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August 25, 1978

Rectus Abdominis Nerve Entrapment Syndrome

Author Affiliations

University of Pittsburgh School of Medicine Pittsburgh

JAMA. 1978;240(8):738-739. doi:10.1001/jama.1978.03290080028013

To the Editor.—  Recognition of pain secondary to abdominal wall pathologic conditions may prevent unnecessary laparotomies.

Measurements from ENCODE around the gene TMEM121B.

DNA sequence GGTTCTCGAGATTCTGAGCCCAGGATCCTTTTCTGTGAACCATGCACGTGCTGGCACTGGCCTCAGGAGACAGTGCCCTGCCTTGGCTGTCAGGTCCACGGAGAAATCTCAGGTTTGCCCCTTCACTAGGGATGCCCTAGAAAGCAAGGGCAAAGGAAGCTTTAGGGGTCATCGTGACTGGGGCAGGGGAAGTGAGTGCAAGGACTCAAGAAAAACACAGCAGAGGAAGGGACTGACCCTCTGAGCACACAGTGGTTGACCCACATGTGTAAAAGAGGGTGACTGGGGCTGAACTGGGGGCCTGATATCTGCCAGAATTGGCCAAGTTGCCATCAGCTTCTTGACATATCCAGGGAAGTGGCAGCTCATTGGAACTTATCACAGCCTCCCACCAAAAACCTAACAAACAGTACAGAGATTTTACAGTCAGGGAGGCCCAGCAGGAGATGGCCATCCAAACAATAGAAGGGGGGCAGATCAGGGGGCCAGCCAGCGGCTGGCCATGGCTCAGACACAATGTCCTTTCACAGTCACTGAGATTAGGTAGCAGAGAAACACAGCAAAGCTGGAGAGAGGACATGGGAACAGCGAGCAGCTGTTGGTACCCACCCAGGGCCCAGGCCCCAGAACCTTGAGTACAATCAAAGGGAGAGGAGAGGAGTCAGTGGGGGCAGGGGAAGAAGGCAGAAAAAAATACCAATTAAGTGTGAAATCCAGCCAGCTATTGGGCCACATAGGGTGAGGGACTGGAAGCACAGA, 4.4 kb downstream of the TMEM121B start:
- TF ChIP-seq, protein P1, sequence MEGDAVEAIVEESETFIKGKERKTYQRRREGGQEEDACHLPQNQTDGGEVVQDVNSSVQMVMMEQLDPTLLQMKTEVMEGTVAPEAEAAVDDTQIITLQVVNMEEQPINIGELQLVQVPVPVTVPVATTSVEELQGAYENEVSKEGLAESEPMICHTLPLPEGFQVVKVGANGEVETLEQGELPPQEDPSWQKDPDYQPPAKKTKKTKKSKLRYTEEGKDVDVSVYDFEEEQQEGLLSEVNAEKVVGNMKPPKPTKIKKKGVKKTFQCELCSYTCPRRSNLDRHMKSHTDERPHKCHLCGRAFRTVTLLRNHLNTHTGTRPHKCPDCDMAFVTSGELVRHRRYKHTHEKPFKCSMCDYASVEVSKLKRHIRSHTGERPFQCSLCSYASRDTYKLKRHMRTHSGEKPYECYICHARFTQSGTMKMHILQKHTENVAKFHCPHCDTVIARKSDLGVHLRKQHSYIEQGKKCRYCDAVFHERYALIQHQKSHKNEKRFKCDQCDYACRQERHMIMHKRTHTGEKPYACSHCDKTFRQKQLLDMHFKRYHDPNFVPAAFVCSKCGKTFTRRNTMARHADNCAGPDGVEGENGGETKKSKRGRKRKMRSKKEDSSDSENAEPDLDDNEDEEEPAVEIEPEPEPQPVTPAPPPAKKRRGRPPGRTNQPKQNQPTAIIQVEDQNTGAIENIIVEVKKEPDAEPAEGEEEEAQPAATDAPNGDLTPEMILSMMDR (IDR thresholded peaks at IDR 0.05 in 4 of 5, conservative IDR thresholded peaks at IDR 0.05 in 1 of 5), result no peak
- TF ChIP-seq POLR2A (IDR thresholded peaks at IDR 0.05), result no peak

Report of a Case.—  In February 1978, a 33-year-old woman came to our Pain Control Center with a one-year history of lower left abdominal pain during the midpoint of her menstrual cycle. Over the course of a year, this patient consulted frequently with her gynecologist, who could not relieve her pain with conservative drug or hormonal therapy. After a normal laparotomy in October 1977, the patient was referred to us for evaluation before a planned hysterectomy. While attempting to differentiate between pain of visceral or somatic origin, we noted the pain and tenderness to palpation over the left abdomen was intensified as the abdominal muscles were contracted via leg lift in the supine position. This sign in a patient with chronic pain is strongly suggestive of a nerve entrapment syndrome involving the rectus abdominis